Metta World Peace

Harden has concussion, World Peace apologizes for “unintentional” elbow


That is a whole lot of follow through for something unintentional.

That blow above gave James Harden a concussion, according to Darnell Mayberry of the Oklahoman. Which means to get back on the court he is going to have to be cleared by the league neurologist after passing a battery of tests. That could happen before the playoffs, or maybe not. Concussions are things that heal on their own schedule, one we don’t really understand.

After the game, Metta World Peace (the baller formerly known as Ron Artest) apologized for the elbow. Here is his direct quote.

“On that play, I just dunked on Durant and Ibaka, and I got really emotional, really excited. And it was unfortunate that James had to get hit with the unintentional elbow. I hope he’s OK. The Thunder, they’re playing for a championship this year. So I really hope he’s OK, and I apologize to the Thunder and to James Harden. Such a great game, and it was unfortunate so much emotion was going on at that time.”

Lakers staff stepped in and made sure World Peace did not answer any reporters’ questions.

Caught up in the emotions of the moment or not, that elbow was simply unacceptable — and it was intentional. You cannot watch the video with an unbiased eye and see it any other way.

The question is how many games he is suspended (my guess is five, but more would not be a shock).

Without their third best player — and best shot creator — the Thunder went on to lose 114-106 in double overtime to the Lakers.

John Wall drops J.R. Smith with crossover, makes layup (VIDEO)

John Wall
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John Wall is one of the hardest players to guard in the NBA. J.R. Smith found that out the hard way on Tuesday night when Wall sent him flying with a behind-the-back dribble before making an easy layup.

The Wizards beat the Cavs, who are now 13-5 on the season.

Sixers to retire Moses Malone’s number next season

Darryl Dawkins, Moses Malone

Kobe Bryant‘s pregame tribute video stole the show in Philadelphia, but Tuesday night was Moses Malone tribute night. The former league MVP and Hall of Famer passed away in September, and his legacy was honored by the Sixers during a halftime ceremony. During the festivities, Malone’s son announced that his No. 2 will be retired by the organization next season.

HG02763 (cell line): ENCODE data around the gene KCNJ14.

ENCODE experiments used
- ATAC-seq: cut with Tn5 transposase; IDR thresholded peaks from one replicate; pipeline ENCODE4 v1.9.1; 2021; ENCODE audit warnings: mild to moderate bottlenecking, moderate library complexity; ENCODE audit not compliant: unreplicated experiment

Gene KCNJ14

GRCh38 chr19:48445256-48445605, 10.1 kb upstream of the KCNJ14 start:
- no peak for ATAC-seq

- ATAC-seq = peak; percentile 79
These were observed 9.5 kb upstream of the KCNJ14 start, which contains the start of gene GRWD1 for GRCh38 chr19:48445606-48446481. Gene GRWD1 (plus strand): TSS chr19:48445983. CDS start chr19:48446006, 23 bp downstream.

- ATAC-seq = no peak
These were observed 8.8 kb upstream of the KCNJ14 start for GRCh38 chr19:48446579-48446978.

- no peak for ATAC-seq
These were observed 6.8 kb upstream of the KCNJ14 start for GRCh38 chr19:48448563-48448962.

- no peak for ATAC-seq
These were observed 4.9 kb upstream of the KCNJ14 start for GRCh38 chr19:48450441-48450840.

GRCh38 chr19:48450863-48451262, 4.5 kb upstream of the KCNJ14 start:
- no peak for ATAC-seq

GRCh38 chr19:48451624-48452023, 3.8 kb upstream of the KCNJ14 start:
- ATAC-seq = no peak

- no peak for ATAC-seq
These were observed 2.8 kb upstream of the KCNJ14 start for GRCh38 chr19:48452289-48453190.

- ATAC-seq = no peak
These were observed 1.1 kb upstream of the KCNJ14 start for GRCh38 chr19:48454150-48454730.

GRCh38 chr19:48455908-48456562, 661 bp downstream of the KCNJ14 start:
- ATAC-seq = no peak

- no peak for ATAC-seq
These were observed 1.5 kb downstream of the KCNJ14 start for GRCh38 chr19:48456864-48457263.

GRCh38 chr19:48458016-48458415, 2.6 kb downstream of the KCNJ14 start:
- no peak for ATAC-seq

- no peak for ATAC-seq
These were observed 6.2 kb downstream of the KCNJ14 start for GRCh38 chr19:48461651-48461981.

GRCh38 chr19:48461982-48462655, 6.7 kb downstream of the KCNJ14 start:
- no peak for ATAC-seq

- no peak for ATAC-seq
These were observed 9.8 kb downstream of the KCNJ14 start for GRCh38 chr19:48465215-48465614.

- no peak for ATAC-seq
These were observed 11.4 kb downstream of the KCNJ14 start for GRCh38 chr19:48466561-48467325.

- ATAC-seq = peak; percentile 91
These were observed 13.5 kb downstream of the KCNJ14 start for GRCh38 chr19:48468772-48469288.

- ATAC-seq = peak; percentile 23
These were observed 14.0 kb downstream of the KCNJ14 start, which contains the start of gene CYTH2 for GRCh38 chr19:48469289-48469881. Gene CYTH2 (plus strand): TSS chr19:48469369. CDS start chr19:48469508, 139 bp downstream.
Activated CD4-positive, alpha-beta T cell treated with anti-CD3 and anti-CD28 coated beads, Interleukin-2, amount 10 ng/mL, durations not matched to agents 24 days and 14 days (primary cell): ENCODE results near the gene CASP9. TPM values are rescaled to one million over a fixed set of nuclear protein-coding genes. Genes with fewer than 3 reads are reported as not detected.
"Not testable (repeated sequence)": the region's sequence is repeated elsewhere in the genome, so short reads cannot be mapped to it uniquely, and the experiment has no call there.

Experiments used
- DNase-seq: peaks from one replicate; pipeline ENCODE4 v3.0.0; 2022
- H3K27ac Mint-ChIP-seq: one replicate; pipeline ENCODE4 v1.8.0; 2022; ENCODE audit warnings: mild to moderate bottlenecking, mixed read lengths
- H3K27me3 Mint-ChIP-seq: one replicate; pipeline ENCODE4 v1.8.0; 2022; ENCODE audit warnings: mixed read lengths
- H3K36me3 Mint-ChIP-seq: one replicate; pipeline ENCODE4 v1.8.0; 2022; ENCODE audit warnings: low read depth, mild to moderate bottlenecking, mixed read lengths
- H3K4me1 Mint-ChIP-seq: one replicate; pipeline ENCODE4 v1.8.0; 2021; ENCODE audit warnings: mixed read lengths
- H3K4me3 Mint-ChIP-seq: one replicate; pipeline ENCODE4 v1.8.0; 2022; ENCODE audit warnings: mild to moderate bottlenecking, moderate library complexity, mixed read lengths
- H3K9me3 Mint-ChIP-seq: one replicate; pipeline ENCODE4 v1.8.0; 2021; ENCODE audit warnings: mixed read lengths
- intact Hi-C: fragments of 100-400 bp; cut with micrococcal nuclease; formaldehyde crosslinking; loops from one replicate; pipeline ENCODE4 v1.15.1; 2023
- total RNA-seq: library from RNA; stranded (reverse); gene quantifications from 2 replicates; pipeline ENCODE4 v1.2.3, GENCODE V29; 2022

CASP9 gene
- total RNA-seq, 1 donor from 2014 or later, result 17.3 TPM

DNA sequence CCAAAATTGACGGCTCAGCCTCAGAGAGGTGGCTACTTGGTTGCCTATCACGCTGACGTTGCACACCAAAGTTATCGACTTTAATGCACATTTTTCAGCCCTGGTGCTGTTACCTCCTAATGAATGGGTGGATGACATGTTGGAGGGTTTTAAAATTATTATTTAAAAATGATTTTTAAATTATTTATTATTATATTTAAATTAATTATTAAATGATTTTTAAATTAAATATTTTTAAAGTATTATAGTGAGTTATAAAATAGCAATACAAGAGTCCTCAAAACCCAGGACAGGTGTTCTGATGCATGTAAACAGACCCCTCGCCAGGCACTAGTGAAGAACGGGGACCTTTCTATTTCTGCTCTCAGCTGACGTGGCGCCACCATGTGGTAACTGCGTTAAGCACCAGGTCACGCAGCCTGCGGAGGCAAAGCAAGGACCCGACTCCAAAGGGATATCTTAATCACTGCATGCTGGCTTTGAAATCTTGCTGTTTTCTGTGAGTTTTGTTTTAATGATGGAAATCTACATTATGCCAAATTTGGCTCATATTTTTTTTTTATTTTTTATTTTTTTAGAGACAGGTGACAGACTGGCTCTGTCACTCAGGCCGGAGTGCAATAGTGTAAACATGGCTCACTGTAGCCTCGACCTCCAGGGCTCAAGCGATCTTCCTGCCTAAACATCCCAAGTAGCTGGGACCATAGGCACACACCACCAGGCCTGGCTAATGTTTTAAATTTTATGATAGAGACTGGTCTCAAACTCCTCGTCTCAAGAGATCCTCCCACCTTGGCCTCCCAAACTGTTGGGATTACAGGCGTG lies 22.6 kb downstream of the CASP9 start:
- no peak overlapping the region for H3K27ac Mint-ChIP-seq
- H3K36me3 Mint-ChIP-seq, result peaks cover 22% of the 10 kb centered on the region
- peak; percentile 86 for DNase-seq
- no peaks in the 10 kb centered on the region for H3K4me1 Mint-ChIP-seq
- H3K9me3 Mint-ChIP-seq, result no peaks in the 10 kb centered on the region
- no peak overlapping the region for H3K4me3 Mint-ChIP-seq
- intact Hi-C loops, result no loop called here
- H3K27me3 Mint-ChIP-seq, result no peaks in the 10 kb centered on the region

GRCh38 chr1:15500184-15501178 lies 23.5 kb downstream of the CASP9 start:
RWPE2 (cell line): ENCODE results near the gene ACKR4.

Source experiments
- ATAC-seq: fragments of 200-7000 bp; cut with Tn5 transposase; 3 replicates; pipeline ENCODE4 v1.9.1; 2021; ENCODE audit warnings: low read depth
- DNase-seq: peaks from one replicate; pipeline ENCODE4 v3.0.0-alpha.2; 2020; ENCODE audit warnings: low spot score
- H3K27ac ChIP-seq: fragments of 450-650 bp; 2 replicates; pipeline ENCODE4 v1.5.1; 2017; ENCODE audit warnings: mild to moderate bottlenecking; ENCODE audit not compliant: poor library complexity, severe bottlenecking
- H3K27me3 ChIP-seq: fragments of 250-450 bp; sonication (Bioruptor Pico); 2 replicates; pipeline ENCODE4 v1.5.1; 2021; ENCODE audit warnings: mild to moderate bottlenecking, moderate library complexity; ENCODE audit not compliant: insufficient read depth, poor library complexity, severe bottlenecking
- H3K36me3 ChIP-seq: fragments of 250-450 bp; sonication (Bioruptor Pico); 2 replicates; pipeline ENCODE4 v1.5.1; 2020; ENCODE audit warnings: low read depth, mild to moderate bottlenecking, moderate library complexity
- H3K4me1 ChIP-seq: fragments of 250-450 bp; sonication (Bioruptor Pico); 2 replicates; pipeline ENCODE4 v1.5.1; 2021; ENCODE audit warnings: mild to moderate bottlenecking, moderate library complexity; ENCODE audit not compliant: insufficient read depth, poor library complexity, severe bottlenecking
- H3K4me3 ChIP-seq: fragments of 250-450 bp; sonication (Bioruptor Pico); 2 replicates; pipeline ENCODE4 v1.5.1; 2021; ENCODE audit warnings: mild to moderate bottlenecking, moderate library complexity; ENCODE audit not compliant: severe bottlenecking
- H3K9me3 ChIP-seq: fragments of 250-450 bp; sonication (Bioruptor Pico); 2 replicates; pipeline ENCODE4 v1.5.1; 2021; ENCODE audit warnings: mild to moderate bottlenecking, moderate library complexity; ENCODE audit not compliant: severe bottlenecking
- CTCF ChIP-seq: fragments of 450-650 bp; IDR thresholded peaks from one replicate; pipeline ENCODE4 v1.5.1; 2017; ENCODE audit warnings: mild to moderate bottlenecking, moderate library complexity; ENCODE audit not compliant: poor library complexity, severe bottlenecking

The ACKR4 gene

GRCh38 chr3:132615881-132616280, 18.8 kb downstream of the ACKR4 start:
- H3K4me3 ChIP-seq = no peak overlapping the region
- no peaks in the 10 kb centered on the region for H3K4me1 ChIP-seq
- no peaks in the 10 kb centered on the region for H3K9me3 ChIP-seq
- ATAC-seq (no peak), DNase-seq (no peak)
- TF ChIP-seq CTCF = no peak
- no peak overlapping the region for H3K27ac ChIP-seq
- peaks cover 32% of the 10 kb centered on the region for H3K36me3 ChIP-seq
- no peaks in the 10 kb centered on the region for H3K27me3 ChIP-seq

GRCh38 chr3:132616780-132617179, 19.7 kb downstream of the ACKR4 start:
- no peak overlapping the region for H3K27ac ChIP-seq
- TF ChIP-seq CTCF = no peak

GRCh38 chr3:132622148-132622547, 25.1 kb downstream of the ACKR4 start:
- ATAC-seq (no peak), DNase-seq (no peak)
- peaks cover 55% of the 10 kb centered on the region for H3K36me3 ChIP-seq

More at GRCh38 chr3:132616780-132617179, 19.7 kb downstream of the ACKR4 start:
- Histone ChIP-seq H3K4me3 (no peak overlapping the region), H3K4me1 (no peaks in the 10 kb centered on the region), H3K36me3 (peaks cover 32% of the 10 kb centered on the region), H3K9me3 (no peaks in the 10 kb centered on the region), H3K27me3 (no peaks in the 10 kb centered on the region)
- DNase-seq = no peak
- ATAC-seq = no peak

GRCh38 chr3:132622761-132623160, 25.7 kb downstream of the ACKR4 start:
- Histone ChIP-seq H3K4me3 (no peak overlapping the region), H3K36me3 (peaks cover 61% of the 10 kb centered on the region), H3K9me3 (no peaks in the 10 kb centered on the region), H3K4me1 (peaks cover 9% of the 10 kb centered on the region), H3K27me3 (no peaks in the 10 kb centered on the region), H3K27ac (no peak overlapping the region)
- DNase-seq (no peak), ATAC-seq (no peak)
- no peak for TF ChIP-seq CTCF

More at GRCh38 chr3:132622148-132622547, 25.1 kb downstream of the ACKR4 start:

There’s no question that Malone, one of the greatest players in the history of the sport, deserves to have his number retired. The only relevant question is: why didn’t this happen years ago? The ceremony next season should be good, but it would have been better if they had done it when Malone was alive to participate in it. No Sixers player has worn No. 2 since Malone anyway, but it’s been over 20 years since he last wore a Sixers jersey. Why couldn’t they have found some time in those two decades to have a ceremony and hang a banner?

LeBron James with two-handed halfcourt bounce pass for assist (VIDEO)

LeBron James
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Perhaps LeBron James‘ most underappreciated skill has been his passing. He is rightly hailed as the most unselfish superstar of his generation, but being a willing passer is only part of it: he’s also as good at it as any point guard in the league. Case in point: this two-handed halfcourt bounce pass on Tuesday night, finding Richard Jefferson for an easy dunk:

Kobe gets great introduction, loud ovation in Philadelphia

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Kobe Bryant‘s relationship with his hometown of Philadelphia had its rocky sections — the Kobe’s Lakers beat the Sixers in the 2001 Finals, and then Kobe was booed during the 2002 All-Star Game —  but all was forgiven on Tuesday night.

In his final trip to Philly, he was given a framed Lower Merion High School jersey — that’s Kobe’s school, in case you forgot — and it was presented by Dr. J.

Then the fans welcomed him like you see above.

That pumped up Kobe, who scored 13 first quarter points on 5-of-10 shooting, his best quarter of the season.